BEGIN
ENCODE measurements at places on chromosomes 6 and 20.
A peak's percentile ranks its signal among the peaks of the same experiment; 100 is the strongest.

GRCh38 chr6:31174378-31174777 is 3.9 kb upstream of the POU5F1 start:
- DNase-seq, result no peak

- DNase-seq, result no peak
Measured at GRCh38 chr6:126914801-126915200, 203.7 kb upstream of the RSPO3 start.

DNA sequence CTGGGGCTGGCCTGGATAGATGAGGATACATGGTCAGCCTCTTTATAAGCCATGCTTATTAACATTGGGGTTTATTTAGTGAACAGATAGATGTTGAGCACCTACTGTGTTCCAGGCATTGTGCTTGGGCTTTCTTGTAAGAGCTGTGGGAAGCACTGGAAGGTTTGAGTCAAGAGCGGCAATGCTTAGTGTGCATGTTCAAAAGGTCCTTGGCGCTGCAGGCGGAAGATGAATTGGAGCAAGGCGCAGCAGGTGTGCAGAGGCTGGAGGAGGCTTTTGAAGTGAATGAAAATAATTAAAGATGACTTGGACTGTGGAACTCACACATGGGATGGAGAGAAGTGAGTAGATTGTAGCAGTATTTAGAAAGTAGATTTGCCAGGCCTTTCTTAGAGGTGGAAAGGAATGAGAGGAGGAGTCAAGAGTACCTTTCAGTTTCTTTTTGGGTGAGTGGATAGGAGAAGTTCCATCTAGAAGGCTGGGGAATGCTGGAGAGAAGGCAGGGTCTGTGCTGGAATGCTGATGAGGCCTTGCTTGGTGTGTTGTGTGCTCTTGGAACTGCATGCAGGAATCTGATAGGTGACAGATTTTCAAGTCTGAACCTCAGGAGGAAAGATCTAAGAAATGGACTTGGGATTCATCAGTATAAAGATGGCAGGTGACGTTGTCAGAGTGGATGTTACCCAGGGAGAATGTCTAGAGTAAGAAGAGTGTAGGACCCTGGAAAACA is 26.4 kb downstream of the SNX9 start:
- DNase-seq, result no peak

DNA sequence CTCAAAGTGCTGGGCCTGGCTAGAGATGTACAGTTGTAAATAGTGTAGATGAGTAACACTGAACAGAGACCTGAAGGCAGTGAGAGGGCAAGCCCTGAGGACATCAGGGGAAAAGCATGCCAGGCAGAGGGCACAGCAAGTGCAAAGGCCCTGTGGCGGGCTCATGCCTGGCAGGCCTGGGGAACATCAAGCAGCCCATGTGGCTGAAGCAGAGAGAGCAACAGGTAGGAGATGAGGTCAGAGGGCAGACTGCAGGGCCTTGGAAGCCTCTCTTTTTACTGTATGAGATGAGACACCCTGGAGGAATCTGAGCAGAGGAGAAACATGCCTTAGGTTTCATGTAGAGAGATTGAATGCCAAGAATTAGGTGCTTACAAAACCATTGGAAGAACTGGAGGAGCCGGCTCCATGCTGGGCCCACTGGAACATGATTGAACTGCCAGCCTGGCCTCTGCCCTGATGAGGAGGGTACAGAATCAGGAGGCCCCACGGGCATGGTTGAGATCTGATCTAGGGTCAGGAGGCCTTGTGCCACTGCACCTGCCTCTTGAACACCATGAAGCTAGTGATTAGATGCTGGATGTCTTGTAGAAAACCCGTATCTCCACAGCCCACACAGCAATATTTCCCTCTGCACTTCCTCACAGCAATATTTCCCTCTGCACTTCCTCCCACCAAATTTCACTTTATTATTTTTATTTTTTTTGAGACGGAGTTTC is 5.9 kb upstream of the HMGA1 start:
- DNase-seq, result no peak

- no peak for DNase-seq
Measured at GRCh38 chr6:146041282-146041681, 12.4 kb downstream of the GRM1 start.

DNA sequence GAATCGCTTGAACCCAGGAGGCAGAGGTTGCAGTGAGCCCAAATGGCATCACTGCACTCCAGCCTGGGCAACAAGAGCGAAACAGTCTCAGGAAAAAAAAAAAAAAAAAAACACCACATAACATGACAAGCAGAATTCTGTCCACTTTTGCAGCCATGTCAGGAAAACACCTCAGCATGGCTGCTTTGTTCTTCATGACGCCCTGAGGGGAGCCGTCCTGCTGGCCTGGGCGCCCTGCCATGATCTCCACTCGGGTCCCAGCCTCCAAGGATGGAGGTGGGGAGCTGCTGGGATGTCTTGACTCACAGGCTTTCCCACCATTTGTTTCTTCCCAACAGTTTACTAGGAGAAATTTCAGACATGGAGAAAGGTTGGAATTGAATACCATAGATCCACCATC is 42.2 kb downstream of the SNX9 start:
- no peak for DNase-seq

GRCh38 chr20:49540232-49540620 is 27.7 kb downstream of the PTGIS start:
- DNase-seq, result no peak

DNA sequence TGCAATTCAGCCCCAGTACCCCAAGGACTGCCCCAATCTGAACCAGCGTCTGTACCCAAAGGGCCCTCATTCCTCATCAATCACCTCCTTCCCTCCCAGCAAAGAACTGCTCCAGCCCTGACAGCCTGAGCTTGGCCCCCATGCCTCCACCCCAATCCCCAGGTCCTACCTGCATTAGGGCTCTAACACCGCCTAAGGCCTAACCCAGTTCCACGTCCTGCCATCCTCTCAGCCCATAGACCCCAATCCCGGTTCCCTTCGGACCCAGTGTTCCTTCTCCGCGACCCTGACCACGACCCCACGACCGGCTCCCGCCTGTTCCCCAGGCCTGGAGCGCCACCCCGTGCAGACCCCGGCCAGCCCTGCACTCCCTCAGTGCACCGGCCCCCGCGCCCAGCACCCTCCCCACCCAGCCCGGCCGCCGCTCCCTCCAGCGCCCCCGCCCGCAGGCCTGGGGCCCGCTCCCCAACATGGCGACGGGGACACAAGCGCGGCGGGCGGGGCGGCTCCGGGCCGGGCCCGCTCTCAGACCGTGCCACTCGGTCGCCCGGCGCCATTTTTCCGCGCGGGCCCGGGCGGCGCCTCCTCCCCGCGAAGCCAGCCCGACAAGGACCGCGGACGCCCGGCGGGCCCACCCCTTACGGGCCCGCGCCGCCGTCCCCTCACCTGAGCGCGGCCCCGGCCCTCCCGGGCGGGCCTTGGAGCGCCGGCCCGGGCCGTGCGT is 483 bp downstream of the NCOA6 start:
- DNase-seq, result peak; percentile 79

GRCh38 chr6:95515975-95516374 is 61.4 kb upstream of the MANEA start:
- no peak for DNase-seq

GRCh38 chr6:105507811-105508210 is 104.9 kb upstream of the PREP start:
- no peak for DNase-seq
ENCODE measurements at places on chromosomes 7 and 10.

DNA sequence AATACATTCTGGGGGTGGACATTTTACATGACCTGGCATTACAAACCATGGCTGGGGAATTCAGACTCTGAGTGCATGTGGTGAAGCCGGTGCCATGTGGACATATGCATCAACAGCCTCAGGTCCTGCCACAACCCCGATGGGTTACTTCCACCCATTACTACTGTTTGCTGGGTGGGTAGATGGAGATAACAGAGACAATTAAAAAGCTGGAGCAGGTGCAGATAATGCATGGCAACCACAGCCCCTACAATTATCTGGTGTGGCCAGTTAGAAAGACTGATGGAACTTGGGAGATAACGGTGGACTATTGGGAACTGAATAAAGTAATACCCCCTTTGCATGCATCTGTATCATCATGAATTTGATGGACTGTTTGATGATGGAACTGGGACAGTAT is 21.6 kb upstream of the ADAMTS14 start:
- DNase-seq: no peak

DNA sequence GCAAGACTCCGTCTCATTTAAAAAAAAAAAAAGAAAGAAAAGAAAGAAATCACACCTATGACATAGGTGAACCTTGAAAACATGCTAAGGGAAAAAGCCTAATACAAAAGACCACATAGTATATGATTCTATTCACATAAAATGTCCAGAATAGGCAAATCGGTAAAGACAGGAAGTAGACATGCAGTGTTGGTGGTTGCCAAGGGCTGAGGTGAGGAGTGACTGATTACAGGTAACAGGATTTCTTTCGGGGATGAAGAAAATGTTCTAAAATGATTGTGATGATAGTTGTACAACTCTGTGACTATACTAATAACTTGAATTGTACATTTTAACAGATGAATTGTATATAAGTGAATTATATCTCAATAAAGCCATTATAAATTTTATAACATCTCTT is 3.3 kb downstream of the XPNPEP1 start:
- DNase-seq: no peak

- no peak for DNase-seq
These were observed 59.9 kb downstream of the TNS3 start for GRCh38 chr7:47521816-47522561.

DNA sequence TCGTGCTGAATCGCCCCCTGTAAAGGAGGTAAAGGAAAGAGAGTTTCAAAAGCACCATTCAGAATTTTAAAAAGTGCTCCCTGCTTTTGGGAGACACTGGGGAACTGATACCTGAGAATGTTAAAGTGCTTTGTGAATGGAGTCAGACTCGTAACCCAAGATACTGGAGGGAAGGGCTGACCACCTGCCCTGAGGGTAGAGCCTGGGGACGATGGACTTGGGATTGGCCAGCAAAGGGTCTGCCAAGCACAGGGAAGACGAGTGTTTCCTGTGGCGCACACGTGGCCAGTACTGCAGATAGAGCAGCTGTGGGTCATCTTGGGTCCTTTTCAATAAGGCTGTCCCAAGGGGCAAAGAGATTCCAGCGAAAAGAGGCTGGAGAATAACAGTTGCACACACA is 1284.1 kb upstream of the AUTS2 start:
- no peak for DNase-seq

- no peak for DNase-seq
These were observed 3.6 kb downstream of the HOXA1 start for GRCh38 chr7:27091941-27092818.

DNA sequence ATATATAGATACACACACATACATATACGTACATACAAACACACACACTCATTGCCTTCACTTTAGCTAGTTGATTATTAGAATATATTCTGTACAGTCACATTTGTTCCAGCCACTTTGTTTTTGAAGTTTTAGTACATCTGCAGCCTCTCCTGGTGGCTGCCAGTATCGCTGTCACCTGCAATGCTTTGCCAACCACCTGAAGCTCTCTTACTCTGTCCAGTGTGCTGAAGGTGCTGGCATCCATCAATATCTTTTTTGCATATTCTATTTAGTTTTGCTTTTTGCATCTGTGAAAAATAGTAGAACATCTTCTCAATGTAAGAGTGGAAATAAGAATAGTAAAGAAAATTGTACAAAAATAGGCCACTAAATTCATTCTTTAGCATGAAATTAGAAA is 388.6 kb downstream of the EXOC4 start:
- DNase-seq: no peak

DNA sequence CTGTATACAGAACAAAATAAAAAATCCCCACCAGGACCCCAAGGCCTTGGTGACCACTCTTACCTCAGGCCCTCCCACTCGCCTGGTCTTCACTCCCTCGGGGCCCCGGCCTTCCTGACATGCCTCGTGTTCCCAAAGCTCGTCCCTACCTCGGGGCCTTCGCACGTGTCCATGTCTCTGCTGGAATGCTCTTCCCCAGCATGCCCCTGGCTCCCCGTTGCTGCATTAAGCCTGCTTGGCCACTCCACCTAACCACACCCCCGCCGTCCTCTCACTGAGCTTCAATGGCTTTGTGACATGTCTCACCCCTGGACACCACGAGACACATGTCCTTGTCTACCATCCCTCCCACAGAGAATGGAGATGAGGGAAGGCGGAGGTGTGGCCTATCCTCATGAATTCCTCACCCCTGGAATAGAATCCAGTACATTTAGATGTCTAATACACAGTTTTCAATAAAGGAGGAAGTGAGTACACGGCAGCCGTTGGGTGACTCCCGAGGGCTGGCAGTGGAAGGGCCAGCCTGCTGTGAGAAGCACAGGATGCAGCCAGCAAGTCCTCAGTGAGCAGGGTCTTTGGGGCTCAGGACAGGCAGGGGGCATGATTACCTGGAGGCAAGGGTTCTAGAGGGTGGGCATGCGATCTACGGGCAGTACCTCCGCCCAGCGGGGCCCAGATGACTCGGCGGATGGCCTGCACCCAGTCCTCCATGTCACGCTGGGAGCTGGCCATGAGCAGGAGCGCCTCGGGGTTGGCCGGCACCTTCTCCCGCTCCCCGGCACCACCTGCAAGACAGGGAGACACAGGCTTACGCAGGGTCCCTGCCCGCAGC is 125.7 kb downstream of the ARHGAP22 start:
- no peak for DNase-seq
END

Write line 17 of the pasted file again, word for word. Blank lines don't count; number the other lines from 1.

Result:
DNA sequence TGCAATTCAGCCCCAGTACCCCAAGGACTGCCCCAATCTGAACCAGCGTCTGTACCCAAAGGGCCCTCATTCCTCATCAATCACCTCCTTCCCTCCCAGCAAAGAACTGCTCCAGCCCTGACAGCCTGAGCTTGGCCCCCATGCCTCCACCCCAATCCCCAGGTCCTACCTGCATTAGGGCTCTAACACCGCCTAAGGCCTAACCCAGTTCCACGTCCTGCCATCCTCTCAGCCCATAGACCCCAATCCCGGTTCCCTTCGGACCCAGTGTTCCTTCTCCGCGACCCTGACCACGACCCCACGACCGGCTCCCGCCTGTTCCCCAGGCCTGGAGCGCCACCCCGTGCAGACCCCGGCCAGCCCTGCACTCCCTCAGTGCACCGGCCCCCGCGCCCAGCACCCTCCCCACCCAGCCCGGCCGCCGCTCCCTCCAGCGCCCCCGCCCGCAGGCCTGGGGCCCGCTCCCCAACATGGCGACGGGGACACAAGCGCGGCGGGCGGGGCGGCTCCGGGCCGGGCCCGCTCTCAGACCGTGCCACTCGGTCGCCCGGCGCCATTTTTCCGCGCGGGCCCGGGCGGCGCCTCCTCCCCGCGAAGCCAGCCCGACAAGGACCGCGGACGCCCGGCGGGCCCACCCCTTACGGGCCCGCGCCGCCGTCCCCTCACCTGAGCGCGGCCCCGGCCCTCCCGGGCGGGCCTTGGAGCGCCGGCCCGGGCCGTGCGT is 483 bp downstream of the NCOA6 start: